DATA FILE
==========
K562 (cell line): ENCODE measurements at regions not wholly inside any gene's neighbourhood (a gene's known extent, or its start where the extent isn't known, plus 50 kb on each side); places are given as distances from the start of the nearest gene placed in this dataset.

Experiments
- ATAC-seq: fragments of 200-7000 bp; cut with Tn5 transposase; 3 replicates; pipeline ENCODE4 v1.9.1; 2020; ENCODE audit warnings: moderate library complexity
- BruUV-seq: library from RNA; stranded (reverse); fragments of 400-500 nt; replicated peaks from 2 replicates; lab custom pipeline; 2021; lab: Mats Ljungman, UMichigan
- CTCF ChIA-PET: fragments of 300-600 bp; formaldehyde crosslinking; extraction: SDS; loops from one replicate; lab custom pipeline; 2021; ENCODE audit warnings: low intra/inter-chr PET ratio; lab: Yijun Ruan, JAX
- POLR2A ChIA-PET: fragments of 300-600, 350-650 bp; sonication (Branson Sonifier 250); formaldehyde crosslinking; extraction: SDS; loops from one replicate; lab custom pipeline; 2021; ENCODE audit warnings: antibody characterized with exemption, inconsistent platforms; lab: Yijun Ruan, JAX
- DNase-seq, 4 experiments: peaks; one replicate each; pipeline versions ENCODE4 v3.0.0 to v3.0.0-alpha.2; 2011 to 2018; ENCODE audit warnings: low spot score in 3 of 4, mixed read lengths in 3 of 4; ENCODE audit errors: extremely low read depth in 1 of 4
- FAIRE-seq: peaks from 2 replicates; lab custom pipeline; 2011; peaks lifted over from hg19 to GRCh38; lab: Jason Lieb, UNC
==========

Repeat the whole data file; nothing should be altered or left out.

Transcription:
K562 (cell line): ENCODE measurements at regions not wholly inside any gene's neighbourhood (a gene's known extent, or its start where the extent isn't known, plus 50 kb on each side); places are given as distances from the start of the nearest gene placed in this dataset.

Experiments
- ATAC-seq: fragments of 200-7000 bp; cut with Tn5 transposase; 3 replicates; pipeline ENCODE4 v1.9.1; 2020; ENCODE audit warnings: moderate library complexity
- BruUV-seq: library from RNA; stranded (reverse); fragments of 400-500 nt; replicated peaks from 2 replicates; lab custom pipeline; 2021; lab: Mats Ljungman, UMichigan
- CTCF ChIA-PET: fragments of 300-600 bp; formaldehyde crosslinking; extraction: SDS; loops from one replicate; lab custom pipeline; 2021; ENCODE audit warnings: low intra/inter-chr PET ratio; lab: Yijun Ruan, JAX
- POLR2A ChIA-PET: fragments of 300-600, 350-650 bp; sonication (Branson Sonifier 250); formaldehyde crosslinking; extraction: SDS; loops from one replicate; lab custom pipeline; 2021; ENCODE audit warnings: antibody characterized with exemption, inconsistent platforms; lab: Yijun Ruan, JAX
- DNase-seq, 4 experiments: peaks; one replicate each; pipeline versions ENCODE4 v3.0.0 to v3.0.0-alpha.2; 2011 to 2018; ENCODE audit warnings: low spot score in 3 of 4, mixed read lengths in 3 of 4; ENCODE audit errors: extremely low read depth in 1 of 4
- FAIRE-seq: peaks from 2 replicates; lab custom pipeline; 2011; peaks lifted over from hg19 to GRCh38; lab: Jason Lieb, UNC